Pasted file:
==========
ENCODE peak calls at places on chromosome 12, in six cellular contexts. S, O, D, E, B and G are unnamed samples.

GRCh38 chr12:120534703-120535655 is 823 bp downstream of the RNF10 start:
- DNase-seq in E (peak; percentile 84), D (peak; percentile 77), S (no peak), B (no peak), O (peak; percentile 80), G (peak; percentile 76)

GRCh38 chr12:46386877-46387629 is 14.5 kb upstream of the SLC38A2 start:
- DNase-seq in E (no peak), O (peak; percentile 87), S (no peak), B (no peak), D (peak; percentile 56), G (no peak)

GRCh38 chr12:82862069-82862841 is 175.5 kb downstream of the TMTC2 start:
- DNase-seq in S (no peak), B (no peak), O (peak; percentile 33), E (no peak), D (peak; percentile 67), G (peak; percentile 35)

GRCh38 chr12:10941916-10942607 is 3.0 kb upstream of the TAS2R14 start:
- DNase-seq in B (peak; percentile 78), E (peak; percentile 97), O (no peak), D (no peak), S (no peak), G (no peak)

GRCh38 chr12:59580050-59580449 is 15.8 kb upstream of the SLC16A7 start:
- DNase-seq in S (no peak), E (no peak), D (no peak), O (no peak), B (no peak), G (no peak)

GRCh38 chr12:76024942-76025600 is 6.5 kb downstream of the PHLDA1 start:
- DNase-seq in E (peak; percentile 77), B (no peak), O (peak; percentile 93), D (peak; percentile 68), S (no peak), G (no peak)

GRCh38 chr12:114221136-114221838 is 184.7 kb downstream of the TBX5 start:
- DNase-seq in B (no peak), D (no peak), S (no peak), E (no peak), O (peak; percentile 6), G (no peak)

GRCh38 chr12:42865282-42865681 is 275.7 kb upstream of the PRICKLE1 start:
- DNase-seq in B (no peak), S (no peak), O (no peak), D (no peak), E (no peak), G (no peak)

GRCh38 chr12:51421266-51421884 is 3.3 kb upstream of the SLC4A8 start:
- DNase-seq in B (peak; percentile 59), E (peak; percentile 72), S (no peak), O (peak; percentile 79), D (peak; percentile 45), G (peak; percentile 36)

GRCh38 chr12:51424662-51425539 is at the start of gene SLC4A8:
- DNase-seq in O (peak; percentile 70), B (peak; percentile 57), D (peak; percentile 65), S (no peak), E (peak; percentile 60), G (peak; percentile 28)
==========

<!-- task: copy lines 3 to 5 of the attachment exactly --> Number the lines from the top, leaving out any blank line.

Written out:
- DNase-seq in E (peak; percentile 84), D (peak; percentile 77), S (no peak), B (no peak), O (peak; percentile 80), G (peak; percentile 76)

GRCh38 chr12:46386877-46387629 is 14.5 kb upstream of the SLC38A2 start:
- DNase-seq in E (no peak), O (peak; percentile 87), S (no peak), B (no peak), D (peak; percentile 56), G (no peak)